Jin, Ling; Brown, Nancy J.; Harley, Robert A.; Bao, Jian-Wen; Michelson, Sara A; Wilczak, James M

2010-04-16T23:59:59.000Z

85

Engineering Process Model for High-Temperature Electrolysis System Performance Evaluation  

SciTech Connect (OSTI)

In order to evaluate the potential hydrogen production performance of large-scale High-Temperature Electrolysis (HTE) operations, we have developed an engineering process model at INL using the commercial systems-analysis code HYSYS. Using this code, a detailed process flowsheet has been defined that includes all of the components that would be present in an actual plant such as pumps, compressors, heat exchangers, turbines, and the electrolyzer. Since the electrolyzer is not a standard HYSYS component, a custom one-dimensional electrolyzer model was developed for incorporation into the overall HYSYS process flowsheet. This electrolyzer model allows for the determination of the operating voltage, gas outlet temperatures, and electrolyzer efficiency for any specified inlet gas flow rates, current density, cell active area, and external heat loss or gain. The one-dimensional electrolyzer model was validated by comparison with results obtained from a fully 3-D computational fluid dynamics model developed using FLUENT. This report provides details on the one-dimensional electrolyzer model, the HYSYS process model for a 300 MW HTE plant, and some representative results of parametric studies performed using the HYSYS process model.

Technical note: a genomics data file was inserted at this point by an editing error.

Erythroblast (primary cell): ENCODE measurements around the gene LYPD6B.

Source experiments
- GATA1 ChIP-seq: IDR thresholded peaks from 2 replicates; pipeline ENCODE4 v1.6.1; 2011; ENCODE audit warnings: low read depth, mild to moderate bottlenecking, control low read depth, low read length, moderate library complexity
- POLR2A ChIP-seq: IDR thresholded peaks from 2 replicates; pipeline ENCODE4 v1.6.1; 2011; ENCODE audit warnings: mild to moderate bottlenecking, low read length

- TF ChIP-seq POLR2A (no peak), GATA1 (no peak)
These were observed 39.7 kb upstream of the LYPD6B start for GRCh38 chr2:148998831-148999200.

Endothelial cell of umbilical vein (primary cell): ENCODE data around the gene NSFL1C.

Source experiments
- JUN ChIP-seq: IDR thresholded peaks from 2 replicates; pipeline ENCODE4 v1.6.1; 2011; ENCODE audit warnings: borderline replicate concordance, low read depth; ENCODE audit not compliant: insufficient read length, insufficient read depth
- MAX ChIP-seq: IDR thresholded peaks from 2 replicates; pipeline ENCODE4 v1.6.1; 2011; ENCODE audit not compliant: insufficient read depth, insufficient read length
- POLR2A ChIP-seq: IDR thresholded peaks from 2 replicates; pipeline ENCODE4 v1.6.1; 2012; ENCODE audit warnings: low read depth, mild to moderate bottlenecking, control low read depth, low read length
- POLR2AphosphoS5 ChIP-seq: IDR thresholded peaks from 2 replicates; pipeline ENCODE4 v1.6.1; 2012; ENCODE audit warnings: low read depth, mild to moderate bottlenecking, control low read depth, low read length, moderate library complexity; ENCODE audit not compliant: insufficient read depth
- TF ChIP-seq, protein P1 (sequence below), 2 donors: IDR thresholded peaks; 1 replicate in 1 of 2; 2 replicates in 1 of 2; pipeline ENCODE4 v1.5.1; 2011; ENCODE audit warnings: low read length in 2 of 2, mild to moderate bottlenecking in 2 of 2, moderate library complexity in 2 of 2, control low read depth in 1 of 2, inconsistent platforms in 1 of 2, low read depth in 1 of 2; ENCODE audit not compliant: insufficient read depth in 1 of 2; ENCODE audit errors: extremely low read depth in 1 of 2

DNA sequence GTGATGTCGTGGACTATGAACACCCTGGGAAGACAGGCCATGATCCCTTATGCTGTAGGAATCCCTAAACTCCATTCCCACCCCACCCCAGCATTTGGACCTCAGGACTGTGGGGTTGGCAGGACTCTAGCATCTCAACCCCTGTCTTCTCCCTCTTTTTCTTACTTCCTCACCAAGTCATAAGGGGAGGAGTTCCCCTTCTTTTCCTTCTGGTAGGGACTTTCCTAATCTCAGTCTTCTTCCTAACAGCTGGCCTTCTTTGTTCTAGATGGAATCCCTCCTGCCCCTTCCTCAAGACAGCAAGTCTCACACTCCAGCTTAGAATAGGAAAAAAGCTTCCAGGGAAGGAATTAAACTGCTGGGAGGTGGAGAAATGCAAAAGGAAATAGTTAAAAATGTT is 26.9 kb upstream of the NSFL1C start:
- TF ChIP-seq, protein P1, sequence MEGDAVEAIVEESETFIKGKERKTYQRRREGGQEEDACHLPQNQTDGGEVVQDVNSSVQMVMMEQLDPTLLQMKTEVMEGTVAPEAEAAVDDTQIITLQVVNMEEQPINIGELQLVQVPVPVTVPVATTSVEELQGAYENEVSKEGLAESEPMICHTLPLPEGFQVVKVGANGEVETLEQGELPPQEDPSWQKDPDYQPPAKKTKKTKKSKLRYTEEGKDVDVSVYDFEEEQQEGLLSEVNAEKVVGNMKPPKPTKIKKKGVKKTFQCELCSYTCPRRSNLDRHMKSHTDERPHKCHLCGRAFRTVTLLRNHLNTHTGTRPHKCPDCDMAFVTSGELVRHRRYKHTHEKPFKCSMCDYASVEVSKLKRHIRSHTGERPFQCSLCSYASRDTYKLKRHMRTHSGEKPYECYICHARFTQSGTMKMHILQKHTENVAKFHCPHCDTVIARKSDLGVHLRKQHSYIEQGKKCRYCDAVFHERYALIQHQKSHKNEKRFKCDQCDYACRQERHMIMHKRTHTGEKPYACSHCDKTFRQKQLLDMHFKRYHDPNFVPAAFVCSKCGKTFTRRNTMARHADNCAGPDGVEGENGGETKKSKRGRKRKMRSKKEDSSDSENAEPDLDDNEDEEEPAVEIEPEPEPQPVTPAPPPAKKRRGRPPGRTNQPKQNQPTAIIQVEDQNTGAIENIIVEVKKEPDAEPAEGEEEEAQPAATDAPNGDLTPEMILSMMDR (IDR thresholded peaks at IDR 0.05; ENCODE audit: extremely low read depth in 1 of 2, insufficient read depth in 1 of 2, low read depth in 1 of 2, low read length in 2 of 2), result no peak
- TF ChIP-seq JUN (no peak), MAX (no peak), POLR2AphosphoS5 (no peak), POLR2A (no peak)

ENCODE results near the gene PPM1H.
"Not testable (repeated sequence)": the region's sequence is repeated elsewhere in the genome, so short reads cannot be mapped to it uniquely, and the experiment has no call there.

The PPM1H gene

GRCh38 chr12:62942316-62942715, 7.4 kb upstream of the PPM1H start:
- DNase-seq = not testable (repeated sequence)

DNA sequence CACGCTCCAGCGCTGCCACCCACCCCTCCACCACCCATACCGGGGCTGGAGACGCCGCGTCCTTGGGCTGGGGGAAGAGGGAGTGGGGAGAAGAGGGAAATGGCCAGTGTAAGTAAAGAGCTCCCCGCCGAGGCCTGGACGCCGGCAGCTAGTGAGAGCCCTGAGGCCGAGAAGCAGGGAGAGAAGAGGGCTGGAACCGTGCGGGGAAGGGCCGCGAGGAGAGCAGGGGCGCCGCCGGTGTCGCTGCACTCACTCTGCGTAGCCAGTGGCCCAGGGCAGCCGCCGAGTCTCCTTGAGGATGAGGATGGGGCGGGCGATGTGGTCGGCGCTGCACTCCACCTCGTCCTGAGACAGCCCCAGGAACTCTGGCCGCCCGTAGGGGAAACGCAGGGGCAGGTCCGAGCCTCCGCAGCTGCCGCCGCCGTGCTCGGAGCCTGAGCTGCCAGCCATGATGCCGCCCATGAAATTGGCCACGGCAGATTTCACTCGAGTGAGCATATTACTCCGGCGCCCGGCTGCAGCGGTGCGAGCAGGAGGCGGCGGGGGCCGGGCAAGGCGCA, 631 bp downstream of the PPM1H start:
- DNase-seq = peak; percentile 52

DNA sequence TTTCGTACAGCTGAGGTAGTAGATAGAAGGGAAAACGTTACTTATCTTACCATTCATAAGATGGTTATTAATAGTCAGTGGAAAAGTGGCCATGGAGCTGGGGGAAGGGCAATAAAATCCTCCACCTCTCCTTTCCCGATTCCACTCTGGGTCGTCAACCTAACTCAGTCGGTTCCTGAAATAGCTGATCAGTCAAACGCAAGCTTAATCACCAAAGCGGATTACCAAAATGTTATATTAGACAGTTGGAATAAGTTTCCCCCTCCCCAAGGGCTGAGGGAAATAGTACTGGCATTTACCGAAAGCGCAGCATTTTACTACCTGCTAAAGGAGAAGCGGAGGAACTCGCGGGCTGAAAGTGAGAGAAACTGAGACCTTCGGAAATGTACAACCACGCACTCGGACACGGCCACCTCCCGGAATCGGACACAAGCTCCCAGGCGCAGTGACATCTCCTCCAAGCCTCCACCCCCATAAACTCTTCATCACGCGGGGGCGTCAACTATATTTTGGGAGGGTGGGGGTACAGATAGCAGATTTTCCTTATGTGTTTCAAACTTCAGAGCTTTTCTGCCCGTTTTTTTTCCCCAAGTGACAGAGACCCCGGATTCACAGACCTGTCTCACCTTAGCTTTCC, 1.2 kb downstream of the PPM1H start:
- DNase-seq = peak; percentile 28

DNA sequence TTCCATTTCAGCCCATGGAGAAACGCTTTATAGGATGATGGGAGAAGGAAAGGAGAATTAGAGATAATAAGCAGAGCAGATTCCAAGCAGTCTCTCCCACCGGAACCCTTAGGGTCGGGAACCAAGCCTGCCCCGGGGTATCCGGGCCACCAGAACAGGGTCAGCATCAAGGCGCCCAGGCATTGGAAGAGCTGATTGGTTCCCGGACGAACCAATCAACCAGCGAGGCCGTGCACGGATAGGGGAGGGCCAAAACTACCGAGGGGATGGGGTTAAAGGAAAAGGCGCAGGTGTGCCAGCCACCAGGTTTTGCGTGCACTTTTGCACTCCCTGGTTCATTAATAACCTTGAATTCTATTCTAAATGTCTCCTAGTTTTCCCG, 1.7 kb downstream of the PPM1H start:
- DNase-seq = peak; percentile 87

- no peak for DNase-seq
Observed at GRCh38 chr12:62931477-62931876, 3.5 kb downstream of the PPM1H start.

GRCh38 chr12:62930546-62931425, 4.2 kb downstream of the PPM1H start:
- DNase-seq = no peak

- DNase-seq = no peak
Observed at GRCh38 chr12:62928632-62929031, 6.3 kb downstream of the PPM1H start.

Carl M. Stoots; James E. O'Brien; Michael G. McKellar; Grant L. Hawkes

2005-11-01T23:59:59.000Z

86

An Energy Model for Simulation Studies of Wireless Sensor Networks using OMNeT++  

E-Print Network [OSTI]

An Energy Model for Simulation Studies of Wireless Sensor Networks using OMNeT++ Feng Chen, Isabel of the energy effi- cient performance is demanded. In this paper, we present a generic energy model developed for the simulation frame- work OMNeT++. The model allows to accurately evaluate the energy performance (in terms

Breu, Ruth

87

SUPPLIER SUSTAINABILITY EVALUATION UTILIZING MULTI ATTRIBUTE UTILITY MODELING.  

E-Print Network [OSTI]

??Conventionally, the focus during supplier evaluation has been to assess cost, quality and delivery effectiveness due to their impact on profitability. In recent years, there… (more)

Ladd, Scott E.

2013-01-01T23:59:59.000Z

88

Exotic decay model and alpha decay studies  

SciTech Connect (OSTI)